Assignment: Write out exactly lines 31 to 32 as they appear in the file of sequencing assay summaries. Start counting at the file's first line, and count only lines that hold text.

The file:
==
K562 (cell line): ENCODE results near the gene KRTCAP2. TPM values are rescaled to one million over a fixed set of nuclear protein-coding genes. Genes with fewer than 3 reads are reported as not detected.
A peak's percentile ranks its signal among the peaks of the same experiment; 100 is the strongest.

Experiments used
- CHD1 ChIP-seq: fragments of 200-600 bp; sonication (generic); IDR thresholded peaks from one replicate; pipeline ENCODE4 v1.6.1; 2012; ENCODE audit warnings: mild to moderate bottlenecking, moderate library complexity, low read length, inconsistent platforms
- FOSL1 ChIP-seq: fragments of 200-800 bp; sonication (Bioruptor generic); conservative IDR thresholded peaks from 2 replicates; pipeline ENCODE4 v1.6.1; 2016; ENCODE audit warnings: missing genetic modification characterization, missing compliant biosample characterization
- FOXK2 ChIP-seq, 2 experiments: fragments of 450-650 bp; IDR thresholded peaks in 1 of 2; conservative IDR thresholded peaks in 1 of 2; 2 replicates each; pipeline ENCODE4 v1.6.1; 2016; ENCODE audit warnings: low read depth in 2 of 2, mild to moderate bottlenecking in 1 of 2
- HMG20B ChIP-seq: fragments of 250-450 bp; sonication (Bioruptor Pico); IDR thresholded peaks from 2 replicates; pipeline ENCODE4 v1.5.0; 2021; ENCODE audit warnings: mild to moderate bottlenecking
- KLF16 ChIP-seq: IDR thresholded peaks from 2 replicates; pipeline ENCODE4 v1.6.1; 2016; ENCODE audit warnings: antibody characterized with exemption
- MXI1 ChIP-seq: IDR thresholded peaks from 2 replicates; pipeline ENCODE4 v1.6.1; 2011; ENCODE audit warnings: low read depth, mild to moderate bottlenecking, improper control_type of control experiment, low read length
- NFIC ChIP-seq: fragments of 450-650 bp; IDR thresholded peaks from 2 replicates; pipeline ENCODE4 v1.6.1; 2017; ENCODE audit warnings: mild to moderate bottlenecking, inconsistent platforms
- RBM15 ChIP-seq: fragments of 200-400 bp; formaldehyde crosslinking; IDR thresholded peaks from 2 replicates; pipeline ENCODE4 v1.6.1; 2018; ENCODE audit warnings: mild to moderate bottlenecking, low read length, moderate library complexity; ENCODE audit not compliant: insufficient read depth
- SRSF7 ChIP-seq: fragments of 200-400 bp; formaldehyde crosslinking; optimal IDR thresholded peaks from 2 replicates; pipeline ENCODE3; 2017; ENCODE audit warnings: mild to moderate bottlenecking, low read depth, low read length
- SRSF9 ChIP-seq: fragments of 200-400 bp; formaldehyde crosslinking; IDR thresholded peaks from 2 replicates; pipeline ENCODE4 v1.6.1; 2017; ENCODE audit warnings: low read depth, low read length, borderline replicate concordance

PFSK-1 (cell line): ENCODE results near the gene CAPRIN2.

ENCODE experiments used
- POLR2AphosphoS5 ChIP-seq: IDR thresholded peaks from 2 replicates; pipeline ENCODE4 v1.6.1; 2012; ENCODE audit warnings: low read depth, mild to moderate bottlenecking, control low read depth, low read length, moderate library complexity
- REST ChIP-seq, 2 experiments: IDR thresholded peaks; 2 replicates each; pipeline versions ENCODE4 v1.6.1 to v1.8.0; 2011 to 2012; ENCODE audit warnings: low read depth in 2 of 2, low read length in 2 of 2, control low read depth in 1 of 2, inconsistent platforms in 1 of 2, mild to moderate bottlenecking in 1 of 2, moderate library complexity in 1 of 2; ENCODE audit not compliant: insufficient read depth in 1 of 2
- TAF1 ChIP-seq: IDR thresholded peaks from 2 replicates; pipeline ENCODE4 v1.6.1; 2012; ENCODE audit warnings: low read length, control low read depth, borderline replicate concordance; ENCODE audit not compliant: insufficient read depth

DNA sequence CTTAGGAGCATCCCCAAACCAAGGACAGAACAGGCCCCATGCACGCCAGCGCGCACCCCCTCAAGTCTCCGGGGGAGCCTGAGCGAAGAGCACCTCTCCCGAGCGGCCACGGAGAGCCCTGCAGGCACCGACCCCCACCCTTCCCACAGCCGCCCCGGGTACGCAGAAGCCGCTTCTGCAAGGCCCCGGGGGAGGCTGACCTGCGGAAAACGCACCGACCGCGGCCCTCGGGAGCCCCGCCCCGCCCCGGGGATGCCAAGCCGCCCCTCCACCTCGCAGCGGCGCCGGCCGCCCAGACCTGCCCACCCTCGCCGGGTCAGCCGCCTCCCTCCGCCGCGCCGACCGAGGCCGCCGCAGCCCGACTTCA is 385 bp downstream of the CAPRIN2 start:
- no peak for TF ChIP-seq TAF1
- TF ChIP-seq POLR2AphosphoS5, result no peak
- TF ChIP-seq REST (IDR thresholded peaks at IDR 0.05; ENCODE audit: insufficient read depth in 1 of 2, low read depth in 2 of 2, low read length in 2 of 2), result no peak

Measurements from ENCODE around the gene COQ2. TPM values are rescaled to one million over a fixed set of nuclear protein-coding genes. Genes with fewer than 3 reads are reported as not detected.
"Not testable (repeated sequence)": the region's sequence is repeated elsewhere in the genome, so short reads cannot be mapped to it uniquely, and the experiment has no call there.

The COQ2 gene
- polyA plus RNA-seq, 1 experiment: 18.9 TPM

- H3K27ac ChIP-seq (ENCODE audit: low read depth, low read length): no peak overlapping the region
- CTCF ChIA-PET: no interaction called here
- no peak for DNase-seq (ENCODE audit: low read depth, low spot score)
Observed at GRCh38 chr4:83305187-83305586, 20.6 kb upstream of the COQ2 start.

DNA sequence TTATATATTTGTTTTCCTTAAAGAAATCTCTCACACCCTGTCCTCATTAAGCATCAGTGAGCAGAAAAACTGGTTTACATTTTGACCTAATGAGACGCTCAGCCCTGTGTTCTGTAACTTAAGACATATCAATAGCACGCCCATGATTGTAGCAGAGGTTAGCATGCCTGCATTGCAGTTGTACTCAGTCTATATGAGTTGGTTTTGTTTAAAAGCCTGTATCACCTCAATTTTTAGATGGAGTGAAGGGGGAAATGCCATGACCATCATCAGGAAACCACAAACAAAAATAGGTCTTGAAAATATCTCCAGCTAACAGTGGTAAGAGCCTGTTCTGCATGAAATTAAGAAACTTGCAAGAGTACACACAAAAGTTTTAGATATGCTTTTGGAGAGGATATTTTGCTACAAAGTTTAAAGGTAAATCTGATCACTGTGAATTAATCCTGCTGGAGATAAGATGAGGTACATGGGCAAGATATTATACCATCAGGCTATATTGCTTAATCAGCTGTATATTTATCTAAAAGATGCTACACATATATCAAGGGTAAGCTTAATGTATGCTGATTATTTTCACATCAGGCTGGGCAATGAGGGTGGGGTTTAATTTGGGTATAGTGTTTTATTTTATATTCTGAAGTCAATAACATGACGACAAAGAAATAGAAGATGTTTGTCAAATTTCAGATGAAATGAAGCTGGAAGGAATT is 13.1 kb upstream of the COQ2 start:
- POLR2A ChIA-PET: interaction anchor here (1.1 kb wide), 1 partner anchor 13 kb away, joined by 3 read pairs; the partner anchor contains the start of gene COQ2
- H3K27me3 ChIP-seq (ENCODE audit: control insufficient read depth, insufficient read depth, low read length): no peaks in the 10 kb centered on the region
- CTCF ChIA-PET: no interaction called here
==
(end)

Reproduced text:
DNA sequence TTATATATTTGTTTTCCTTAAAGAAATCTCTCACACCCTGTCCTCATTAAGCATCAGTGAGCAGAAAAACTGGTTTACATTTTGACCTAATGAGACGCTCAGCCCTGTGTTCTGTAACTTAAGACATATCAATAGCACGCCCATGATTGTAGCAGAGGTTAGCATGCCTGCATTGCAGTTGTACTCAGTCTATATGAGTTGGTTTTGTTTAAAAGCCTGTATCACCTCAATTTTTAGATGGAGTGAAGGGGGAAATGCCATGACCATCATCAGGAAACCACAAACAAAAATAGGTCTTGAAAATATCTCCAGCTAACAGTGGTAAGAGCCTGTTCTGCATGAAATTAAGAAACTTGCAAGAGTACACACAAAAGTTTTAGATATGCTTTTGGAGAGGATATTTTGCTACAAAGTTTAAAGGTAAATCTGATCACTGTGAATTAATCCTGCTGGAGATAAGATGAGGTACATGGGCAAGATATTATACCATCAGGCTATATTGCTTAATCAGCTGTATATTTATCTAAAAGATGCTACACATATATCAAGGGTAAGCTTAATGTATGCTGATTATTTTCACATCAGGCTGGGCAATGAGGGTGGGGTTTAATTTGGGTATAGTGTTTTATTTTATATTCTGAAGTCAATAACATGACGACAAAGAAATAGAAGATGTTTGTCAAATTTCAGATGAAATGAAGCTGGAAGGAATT is 13.1 kb upstream of the COQ2 start:
- POLR2A ChIA-PET: interaction anchor here (1.1 kb wide), 1 partner anchor 13 kb away, joined by 3 read pairs; the partner anchor contains the start of gene COQ2